Artistry reflecting nature. Love it Eliza 💛

  35. Brenda says:

    I think I’m going to copy your approach and plant some snowdrops on our warm southern foundation wall. We finally have a few spears of crocus coming up and some tulips on our south wall–but it is snowing yet again (after yesterday’s lovely tease of warmth and sun.) My new bees are due in two weeks, and I’m starting to get worried that nothing will be blooming for them.

    • Eliza Waters says:

      I highly recommend foundation planting for snowdrops and snow crocus, by March we are starved for growing things. The bees are happy for the early blooms, too. The scent near the porch is heavenly!
      If there are no blooms in 2 weeks, can you feed them sugar or honey water?

      • Brenda says:

        Yes, any bit of bloom will be cherished at this point! I planted a whole bunch of crocuses in front of the hive and am hoping that they will be almost ready to bloom when the bees get here. There should be some trees blooming as well. But, yes, I will feed them sugar water for the first few weeks and there is plenty of honey left from the hive I lost. They will need pollen, though, so let’s hope the weather warms soon.

      • Eliza Waters says:

        Fingers crossed!

  36. Jet Eliot says:

    A delightful celebration of snowdrops, Eliza~~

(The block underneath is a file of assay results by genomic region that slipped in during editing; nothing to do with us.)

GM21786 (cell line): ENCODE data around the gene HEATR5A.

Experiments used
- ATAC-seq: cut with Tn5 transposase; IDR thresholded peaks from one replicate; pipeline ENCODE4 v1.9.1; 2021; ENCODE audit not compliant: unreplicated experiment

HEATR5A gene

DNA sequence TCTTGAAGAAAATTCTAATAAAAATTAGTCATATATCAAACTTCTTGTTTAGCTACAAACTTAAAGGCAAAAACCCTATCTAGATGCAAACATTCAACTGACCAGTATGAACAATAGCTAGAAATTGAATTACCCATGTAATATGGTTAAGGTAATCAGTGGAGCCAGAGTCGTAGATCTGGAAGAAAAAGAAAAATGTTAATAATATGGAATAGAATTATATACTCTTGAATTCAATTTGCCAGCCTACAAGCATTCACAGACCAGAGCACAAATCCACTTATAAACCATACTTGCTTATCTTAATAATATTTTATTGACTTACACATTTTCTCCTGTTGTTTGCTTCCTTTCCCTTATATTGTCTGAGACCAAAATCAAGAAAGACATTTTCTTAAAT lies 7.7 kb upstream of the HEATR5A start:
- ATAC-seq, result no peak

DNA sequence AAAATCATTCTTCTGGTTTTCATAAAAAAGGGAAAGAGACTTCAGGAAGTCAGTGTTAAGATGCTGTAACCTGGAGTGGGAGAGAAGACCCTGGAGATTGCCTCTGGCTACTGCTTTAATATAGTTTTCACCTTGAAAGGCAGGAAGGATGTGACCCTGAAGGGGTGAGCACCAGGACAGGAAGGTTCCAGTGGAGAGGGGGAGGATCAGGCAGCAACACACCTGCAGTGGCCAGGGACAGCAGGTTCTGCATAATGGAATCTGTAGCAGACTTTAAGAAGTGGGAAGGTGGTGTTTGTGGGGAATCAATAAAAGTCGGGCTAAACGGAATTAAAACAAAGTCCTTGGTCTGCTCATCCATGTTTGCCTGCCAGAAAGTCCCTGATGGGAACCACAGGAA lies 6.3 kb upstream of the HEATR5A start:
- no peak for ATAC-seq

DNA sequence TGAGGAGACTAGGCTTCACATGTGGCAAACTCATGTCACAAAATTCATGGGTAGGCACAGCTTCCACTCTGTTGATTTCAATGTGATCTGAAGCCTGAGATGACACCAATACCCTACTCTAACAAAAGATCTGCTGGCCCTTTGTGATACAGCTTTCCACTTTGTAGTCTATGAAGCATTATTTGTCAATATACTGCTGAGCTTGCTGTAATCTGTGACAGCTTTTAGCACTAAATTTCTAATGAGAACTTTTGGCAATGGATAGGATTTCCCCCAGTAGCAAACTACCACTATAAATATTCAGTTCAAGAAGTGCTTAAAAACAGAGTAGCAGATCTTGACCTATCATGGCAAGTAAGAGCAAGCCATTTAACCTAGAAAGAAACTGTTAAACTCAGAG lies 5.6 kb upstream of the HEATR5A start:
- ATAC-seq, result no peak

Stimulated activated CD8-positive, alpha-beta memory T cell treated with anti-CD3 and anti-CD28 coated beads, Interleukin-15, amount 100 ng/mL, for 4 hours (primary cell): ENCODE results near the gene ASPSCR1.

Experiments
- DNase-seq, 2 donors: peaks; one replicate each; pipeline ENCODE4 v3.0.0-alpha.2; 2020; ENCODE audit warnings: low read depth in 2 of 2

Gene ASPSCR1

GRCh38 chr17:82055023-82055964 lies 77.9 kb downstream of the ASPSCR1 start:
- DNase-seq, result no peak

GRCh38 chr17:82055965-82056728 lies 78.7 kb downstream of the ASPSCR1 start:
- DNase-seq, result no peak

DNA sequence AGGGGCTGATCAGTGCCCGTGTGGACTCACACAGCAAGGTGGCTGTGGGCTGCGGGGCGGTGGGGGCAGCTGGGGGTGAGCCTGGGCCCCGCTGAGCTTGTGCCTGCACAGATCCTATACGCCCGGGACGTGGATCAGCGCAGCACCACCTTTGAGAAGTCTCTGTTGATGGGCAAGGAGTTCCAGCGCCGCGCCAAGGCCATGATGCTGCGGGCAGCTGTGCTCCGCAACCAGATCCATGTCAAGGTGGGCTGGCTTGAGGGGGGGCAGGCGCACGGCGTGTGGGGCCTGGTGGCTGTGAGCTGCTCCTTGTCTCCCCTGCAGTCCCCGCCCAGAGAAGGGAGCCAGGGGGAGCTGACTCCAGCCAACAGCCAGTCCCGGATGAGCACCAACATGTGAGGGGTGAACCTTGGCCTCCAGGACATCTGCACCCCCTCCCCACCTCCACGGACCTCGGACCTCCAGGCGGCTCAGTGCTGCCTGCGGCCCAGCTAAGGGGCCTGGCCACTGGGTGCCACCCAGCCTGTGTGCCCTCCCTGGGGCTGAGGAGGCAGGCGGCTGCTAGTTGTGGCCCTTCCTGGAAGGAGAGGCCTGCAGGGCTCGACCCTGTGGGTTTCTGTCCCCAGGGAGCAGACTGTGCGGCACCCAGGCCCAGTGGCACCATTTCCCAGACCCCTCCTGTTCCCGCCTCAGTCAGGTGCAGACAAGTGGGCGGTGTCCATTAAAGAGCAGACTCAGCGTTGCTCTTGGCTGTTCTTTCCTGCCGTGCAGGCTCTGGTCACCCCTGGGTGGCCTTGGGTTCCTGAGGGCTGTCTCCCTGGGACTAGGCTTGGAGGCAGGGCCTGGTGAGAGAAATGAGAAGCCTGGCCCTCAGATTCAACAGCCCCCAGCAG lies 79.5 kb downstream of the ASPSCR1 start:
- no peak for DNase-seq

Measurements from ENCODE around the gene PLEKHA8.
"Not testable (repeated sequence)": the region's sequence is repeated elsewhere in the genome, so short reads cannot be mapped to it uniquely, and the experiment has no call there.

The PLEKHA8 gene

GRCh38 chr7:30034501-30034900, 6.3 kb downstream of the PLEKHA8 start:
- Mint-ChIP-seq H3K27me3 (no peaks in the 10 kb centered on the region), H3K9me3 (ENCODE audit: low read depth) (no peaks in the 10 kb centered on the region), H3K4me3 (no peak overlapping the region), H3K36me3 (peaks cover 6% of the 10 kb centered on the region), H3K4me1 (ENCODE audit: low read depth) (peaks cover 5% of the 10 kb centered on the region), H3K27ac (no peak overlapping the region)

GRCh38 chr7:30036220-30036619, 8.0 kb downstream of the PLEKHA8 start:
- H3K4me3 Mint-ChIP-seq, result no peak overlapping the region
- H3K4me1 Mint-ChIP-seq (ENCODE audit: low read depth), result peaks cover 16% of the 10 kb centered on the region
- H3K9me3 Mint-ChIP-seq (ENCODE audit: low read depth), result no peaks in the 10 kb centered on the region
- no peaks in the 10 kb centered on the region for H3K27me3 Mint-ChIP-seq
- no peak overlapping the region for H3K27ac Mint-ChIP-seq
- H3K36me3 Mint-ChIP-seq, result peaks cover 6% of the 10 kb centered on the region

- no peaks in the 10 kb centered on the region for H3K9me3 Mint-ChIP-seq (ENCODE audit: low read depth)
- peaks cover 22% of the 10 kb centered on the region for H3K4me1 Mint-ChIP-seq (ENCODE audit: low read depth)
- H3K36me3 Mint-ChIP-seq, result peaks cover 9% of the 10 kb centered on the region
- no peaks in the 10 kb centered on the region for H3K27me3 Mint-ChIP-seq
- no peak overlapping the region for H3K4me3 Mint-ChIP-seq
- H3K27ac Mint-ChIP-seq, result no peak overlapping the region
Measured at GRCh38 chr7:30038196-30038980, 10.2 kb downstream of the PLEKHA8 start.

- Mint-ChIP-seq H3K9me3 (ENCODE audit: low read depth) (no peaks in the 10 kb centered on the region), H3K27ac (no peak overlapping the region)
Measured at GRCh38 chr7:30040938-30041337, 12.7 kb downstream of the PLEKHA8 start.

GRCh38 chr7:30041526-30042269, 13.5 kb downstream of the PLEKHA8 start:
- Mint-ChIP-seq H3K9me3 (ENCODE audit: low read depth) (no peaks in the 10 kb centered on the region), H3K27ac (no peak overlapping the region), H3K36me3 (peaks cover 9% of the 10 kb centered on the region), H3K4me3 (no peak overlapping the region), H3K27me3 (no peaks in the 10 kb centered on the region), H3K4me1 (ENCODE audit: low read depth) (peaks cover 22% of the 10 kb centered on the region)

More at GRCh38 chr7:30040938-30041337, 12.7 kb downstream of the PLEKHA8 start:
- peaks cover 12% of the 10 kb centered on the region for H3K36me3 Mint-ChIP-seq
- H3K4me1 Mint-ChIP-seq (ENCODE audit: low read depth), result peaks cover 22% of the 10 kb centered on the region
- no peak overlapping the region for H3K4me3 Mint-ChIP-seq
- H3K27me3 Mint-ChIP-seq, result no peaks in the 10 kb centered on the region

37. bittster says:

    …and here I always thought you were warmer than me. Not this spring, we missed that snow last week and it’s made a huge difference as far as spring moving ahead. Now we just have to dry out a bit!
    Love the arrangement 🙂

    • Eliza Waters says:

      Thank you, Frank. I reckon I’m about six hours northeast of you in the hills of western MA. Back in the ol’ days, we would have snow cover til mid-April, but with CC it’s been 2-4 wks earlier, so we got kind of spoiled. I’d say this is a 20th century ‘normal’ winter for us. Can’t really complain, the trees are getting a deep watering. 😉

      • bittster says:

        Ohhhhhh… for some reason I thought you were on the other side of where I’m at! Things seem earlier each year here as well. Some of the “first” days are starting to match the firsts of my hometown which has now moved all the way to a zone 7.

  38. How pretty, and the use of the dried leaves is inspired for a lovely contrast. I’m going to remember that one 🙂

  39. Pink and Pineapple says:

    Obsessed with that vase 😍